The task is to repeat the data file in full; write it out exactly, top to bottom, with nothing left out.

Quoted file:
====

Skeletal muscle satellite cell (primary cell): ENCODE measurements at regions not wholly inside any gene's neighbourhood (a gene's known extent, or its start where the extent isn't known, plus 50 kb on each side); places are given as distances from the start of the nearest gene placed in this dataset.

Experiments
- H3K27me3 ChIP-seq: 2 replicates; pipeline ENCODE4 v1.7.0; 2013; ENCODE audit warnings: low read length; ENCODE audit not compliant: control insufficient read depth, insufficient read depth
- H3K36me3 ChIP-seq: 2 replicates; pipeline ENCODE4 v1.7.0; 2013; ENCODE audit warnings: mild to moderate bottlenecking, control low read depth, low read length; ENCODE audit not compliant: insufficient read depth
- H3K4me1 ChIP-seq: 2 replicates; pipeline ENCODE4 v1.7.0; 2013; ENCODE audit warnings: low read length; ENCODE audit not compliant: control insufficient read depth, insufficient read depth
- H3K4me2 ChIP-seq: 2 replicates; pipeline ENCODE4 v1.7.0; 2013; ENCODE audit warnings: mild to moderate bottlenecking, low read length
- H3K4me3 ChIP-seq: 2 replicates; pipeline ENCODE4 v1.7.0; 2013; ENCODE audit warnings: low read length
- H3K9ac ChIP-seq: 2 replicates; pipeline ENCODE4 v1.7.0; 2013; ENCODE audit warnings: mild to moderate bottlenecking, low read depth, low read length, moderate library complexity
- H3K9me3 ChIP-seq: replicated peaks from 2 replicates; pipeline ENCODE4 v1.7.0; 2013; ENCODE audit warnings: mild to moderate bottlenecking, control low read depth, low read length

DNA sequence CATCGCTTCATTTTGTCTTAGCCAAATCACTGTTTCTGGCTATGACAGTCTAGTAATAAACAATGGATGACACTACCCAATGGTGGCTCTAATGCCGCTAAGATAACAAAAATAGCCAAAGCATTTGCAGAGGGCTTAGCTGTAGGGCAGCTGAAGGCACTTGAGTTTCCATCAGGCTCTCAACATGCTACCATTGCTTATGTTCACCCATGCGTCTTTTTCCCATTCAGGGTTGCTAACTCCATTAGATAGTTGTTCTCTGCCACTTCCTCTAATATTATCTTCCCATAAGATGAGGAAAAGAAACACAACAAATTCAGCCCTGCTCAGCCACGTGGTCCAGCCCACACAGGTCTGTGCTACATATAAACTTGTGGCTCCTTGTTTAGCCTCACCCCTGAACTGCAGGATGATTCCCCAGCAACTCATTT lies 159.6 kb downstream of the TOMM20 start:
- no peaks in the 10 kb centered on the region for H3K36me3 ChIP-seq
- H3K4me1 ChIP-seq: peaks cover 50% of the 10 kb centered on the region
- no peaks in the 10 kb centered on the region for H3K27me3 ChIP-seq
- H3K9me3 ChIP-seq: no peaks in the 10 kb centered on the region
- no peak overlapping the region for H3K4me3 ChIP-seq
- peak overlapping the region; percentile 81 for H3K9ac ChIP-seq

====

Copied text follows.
Skeletal muscle satellite cell (primary cell): ENCODE measurements at regions not wholly inside any gene's neighbourhood (a gene's known extent, or its start where the extent isn't known, plus 50 kb on each side); places are given as distances from the start of the nearest gene placed in this dataset.

Experiments
- H3K27me3 ChIP-seq: 2 replicates; pipeline ENCODE4 v1.7.0; 2013; ENCODE audit warnings: low read length; ENCODE audit not compliant: control insufficient read depth, insufficient read depth
- H3K36me3 ChIP-seq: 2 replicates; pipeline ENCODE4 v1.7.0; 2013; ENCODE audit warnings: mild to moderate bottlenecking, control low read depth, low read length; ENCODE audit not compliant: insufficient read depth
- H3K4me1 ChIP-seq: 2 replicates; pipeline ENCODE4 v1.7.0; 2013; ENCODE audit warnings: low read length; ENCODE audit not compliant: control insufficient read depth, insufficient read depth
- H3K4me2 ChIP-seq: 2 replicates; pipeline ENCODE4 v1.7.0; 2013; ENCODE audit warnings: mild to moderate bottlenecking, low read length
- H3K4me3 ChIP-seq: 2 replicates; pipeline ENCODE4 v1.7.0; 2013; ENCODE audit warnings: low read length
- H3K9ac ChIP-seq: 2 replicates; pipeline ENCODE4 v1.7.0; 2013; ENCODE audit warnings: mild to moderate bottlenecking, low read depth, low read length, moderate library complexity
- H3K9me3 ChIP-seq: replicated peaks from 2 replicates; pipeline ENCODE4 v1.7.0; 2013; ENCODE audit warnings: mild to moderate bottlenecking, control low read depth, low read length

DNA sequence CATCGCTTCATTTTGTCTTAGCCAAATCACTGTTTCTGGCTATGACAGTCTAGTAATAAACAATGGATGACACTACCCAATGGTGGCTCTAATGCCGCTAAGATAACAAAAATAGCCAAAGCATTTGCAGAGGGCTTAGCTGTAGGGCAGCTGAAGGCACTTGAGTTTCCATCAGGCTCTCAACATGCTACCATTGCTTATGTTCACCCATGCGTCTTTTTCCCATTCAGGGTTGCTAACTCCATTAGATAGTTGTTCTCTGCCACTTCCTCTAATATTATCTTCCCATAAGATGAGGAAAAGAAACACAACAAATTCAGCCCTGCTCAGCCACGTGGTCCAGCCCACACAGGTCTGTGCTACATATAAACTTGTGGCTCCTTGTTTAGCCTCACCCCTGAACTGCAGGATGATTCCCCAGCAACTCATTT lies 159.6 kb downstream of the TOMM20 start:
- no peaks in the 10 kb centered on the region for H3K36me3 ChIP-seq
- H3K4me1 ChIP-seq: peaks cover 50% of the 10 kb centered on the region
- no peaks in the 10 kb centered on the region for H3K27me3 ChIP-seq
- H3K9me3 ChIP-seq: no peaks in the 10 kb centered on the region
- no peak overlapping the region for H3K4me3 ChIP-seq
- peak overlapping the region; percentile 81 for H3K9ac ChIP-seq